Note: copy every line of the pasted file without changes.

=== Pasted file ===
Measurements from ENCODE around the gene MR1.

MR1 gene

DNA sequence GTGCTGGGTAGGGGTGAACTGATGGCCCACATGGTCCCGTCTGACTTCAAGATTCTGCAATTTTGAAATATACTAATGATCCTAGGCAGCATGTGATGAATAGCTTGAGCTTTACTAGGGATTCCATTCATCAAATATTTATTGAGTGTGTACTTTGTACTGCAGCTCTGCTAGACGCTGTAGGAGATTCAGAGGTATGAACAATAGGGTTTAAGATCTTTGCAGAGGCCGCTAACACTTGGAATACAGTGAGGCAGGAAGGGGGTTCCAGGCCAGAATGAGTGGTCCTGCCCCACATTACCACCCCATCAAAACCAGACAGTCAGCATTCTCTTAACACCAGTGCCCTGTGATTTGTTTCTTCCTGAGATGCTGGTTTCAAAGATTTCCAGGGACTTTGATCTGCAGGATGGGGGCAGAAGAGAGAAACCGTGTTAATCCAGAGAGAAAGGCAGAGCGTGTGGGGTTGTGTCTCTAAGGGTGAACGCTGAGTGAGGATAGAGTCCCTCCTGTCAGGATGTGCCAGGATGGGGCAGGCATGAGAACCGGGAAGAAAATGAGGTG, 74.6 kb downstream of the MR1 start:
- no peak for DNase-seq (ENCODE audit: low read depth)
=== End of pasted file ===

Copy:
Measurements from ENCODE around the gene MR1.

MR1 gene

DNA sequence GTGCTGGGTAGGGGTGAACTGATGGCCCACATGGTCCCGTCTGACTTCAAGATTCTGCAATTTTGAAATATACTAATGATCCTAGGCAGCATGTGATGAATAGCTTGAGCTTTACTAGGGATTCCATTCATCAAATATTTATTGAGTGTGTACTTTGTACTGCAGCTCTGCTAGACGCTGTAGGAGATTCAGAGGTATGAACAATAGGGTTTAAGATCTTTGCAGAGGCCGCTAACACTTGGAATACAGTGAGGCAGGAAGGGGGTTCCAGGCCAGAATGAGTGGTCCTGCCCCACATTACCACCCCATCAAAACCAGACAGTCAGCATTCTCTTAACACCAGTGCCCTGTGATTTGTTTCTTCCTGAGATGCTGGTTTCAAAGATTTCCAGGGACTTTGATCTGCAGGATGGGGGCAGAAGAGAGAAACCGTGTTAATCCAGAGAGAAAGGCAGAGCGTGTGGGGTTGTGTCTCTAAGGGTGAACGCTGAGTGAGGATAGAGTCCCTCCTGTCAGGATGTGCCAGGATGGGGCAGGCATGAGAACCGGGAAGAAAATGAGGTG, 74.6 kb downstream of the MR1 start:
- no peak for DNase-seq (ENCODE audit: low read depth)